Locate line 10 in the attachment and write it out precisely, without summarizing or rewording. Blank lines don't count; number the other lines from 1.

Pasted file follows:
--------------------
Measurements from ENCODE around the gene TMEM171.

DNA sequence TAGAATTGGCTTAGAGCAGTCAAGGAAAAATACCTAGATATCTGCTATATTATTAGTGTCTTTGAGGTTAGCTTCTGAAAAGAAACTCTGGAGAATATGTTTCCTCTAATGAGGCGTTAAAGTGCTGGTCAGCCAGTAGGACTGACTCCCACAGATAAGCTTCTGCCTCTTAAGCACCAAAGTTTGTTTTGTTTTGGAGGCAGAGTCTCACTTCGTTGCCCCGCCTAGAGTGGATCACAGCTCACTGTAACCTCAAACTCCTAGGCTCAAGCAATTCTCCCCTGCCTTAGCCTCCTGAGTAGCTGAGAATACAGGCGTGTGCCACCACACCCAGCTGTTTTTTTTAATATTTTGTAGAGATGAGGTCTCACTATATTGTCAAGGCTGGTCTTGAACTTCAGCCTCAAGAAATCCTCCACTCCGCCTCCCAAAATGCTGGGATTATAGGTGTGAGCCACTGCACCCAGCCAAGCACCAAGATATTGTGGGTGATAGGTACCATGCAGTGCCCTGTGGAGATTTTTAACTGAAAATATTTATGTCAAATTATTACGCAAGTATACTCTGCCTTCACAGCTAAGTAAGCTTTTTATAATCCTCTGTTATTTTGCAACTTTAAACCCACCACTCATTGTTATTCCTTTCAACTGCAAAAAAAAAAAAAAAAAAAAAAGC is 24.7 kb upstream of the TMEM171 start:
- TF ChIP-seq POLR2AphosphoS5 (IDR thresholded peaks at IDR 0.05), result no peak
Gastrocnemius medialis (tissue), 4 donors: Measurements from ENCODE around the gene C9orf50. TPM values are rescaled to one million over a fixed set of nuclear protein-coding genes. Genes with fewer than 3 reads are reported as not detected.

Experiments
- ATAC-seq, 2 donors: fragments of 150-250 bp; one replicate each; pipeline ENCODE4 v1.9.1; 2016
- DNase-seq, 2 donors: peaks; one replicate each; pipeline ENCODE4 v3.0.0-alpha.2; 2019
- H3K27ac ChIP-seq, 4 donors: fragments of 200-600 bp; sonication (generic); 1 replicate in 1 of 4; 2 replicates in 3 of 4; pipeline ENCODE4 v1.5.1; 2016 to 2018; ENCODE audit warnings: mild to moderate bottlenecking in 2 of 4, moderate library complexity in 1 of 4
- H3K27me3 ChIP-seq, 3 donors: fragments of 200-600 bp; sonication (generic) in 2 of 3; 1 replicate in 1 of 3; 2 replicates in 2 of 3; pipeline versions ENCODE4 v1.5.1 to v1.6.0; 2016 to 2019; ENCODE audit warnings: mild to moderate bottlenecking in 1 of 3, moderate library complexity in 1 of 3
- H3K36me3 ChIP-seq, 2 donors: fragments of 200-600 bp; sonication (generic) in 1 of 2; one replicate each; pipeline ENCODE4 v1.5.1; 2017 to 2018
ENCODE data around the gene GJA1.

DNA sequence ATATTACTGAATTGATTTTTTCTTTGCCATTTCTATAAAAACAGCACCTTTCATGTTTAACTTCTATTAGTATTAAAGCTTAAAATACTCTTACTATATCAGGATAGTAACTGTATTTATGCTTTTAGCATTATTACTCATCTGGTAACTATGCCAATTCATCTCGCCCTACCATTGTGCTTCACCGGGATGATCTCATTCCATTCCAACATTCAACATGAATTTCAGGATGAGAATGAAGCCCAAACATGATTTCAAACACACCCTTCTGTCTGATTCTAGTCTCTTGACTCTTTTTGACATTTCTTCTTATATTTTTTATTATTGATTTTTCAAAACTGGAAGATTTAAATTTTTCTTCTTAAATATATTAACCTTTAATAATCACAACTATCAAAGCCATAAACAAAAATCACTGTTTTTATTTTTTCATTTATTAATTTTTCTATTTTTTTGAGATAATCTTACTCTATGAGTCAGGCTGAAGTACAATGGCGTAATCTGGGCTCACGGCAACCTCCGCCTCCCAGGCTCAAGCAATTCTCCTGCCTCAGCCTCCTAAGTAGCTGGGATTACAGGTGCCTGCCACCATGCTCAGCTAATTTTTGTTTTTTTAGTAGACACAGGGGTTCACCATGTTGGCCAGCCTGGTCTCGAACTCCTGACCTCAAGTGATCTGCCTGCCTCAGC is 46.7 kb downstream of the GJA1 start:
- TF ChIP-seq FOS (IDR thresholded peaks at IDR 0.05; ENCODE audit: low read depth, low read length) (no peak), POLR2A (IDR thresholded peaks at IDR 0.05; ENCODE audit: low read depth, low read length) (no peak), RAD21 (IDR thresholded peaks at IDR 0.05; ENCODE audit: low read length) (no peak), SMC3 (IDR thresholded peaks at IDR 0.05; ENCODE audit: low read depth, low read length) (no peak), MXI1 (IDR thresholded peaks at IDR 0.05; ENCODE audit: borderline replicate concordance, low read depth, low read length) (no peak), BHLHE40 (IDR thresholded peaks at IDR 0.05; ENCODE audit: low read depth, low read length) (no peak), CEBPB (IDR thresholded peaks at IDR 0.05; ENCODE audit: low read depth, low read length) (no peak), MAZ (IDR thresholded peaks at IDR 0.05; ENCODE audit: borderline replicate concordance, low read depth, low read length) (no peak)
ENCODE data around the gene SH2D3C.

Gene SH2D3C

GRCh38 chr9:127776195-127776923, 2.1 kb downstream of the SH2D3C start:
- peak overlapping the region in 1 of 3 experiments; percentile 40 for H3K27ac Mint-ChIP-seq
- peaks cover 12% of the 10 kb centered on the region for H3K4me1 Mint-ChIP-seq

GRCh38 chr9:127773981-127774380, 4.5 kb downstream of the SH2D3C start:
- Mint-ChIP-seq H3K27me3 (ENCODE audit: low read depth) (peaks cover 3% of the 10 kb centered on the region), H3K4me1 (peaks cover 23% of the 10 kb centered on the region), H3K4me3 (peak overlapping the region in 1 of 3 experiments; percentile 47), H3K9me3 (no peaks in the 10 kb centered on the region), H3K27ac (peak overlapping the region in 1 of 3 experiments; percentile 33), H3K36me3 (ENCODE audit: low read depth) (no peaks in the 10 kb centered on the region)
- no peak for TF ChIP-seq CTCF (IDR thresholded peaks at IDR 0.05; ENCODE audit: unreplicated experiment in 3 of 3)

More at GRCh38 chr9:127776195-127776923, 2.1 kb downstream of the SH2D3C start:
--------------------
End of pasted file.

- H3K36me3 ChIP-seq, 2 donors: fragments of 200-600 bp; sonication (generic) in 1 of 2; one replicate each; pipeline ENCODE4 v1.5.1; 2017 to 2018